That interpretation of the contracts means that if a homeowner was wrongfully denied help through the program, there is no possible financial penalty.

“There is no provision in the contract that permits Treasury to assess punitive fines or penalties for a servicer's failure to modify a loan, for an improper modification of a loan, or for failure to adhere to any other program requirements,” said a Treasury spokeswoman.

Experts say Treasury is handcuffing itself. Alan White, a law professor at Valparaiso University, called Treasury’s interpretation of its own contracts “extremely crabbed.” Treasury does have the power to punish servicers for broad violations by withholding incentive payments, he said, and it could also sue servicers for not fulfilling the contract.

Additionally, Treasury has the power to change the contracts, said Julia Gordon from the Center for Responsible Lending. (The Sandler Foundation is a major funder of both the Center and ProPublica, which operate independently of each other.)

The reason Treasury hasn’t changed them, Gordon said, is that Treasury is afraid servicers would drop out of the voluntary program, known as the Home Affordable Modification Program (HAMP), in the face of real penalties.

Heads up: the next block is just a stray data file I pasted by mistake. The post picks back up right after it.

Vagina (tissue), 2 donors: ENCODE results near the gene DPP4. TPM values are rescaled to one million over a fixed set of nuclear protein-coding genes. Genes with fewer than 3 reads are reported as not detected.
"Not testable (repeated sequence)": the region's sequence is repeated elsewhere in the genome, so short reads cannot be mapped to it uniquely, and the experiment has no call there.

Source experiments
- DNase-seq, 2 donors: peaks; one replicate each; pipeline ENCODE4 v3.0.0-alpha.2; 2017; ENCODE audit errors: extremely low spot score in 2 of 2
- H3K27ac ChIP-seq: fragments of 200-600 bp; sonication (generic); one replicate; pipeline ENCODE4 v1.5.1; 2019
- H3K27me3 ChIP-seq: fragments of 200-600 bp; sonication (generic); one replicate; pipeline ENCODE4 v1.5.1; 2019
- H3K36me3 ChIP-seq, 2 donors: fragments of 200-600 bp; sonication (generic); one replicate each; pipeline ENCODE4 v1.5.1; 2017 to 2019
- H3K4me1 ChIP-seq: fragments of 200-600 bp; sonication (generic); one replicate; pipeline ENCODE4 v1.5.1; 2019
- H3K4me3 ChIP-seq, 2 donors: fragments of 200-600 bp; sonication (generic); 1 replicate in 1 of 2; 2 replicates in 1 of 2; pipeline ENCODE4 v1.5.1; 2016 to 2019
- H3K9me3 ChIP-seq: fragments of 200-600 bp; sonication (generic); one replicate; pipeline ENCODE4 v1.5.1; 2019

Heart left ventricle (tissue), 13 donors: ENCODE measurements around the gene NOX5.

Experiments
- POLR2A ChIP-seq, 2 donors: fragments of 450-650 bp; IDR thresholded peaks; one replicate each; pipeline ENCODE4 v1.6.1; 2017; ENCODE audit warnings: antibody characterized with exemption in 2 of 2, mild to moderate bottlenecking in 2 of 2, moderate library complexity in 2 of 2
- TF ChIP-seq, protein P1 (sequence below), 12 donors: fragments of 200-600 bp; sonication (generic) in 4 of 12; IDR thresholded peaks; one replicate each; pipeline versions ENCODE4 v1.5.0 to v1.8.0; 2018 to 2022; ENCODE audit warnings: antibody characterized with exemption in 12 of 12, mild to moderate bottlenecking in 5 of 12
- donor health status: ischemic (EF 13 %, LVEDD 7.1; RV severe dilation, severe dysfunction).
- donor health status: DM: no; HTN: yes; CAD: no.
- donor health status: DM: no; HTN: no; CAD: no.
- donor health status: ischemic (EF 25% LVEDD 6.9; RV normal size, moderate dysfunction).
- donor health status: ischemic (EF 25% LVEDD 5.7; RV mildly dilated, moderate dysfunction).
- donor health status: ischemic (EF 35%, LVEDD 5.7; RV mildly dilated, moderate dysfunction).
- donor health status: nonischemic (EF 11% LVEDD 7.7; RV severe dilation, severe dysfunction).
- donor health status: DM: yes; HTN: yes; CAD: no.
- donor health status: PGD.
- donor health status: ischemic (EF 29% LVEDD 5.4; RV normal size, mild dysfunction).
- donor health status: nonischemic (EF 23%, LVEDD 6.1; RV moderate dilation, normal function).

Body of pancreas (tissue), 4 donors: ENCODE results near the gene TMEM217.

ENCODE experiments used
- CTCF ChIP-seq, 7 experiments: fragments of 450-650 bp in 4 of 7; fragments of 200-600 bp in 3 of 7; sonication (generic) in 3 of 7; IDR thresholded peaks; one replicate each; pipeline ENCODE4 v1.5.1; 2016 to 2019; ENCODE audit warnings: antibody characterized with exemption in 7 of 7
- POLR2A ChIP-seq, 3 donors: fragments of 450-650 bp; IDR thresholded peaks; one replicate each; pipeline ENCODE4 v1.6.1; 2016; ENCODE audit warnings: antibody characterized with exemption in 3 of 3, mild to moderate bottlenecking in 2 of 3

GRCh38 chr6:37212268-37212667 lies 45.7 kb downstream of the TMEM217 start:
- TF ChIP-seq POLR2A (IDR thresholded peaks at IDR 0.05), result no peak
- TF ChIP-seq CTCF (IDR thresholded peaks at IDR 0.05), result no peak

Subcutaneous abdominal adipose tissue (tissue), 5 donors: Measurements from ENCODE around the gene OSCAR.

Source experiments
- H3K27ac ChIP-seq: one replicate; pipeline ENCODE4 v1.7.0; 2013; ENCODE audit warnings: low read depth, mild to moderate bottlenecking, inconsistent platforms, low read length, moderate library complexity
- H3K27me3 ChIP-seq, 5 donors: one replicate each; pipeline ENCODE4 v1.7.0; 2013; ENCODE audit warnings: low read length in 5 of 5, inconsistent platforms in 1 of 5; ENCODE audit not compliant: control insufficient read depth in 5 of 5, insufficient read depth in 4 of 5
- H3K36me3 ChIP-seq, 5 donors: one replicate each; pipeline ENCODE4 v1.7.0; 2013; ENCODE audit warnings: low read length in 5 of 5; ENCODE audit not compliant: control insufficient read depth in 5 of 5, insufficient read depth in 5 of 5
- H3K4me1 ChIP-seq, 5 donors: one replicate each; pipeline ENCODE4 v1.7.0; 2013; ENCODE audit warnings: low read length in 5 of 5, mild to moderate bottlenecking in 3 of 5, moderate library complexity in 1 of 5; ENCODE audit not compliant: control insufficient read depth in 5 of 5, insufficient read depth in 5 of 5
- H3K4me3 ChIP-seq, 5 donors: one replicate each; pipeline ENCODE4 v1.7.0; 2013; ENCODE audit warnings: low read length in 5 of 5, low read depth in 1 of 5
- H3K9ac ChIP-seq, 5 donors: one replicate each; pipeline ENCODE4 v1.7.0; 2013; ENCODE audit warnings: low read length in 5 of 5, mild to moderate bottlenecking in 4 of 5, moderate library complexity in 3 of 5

"If servicers don't get paid for future modification activity, there is a risk that they will be less inclined to continue completing HAMP modifications or to follow HAMP guidelines to evaluate homeowners for all loss mitigation options before referring them to foreclosure," said a Treasury spokeswoman.

Instead of getting tough with servicers, Treasury says they work with banks to make sure problems are fixed.

When government audits of banks' modification practices revealed they were frequently breaking the rules, Treasury officials worked through a process they call "remediation."

One audit, conducted on Treasury's behalf by the government-supported mortgage company Freddie Mac, found that 200,000 struggling homeowners had not been told they were eligible for the program, as servicers are required to do. Auditors also found 15 of the largest 20 participating servicers were incorrectly using the Treasury formula that determines if homeowners qualify for the program.

Rather than imposing penalties, Treasury simply asked the servicers to contact the homeowners that had been missed and rerun the numbers for those who had been wrongfully denied because of the formula error.